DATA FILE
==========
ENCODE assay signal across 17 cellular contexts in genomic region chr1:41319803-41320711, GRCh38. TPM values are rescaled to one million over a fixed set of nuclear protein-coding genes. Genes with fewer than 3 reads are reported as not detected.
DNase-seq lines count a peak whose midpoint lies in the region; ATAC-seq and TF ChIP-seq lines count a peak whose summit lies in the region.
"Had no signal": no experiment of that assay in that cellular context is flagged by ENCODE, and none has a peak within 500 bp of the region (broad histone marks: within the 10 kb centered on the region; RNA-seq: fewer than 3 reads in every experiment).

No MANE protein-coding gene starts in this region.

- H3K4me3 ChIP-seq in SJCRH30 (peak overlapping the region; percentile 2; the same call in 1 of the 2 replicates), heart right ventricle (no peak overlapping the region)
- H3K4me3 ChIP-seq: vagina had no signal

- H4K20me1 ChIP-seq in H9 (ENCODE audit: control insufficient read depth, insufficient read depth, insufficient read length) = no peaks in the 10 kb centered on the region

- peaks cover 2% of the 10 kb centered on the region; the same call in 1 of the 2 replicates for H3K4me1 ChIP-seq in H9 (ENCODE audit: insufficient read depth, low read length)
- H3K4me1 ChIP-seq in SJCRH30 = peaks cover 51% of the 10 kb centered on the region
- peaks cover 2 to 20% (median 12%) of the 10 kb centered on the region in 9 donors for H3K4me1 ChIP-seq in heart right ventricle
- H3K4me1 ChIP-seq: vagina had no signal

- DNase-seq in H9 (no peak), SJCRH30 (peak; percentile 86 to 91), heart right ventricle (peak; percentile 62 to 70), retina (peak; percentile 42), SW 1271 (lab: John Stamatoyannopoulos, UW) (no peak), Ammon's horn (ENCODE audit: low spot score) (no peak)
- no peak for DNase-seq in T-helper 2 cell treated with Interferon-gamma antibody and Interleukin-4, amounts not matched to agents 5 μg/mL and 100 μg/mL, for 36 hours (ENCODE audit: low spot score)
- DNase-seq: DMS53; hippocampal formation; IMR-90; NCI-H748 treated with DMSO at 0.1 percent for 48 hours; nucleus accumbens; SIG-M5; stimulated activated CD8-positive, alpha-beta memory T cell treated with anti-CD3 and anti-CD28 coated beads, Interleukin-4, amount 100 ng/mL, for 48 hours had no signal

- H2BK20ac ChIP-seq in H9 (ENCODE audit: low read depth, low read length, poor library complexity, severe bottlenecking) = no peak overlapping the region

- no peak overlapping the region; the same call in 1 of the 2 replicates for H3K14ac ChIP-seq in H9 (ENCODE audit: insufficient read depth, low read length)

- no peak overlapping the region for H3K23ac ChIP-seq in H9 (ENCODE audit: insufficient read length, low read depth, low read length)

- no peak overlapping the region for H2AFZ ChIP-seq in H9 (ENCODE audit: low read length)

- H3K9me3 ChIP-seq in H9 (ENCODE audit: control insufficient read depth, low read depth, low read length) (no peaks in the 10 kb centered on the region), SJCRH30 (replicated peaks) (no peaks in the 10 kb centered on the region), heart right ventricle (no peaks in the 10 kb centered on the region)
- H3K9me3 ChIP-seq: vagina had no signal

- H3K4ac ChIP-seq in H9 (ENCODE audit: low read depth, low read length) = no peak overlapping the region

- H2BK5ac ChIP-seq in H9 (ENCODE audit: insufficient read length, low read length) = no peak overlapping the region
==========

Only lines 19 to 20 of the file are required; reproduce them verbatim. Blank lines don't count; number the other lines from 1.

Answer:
- H3K9me3 ChIP-seq in H9 (ENCODE audit: control insufficient read depth, low read depth, low read length) (no peaks in the 10 kb centered on the region), SJCRH30 (replicated peaks) (no peaks in the 10 kb centered on the region), heart right ventricle (no peaks in the 10 kb centered on the region)
- H3K9me3 ChIP-seq: vagina had no signal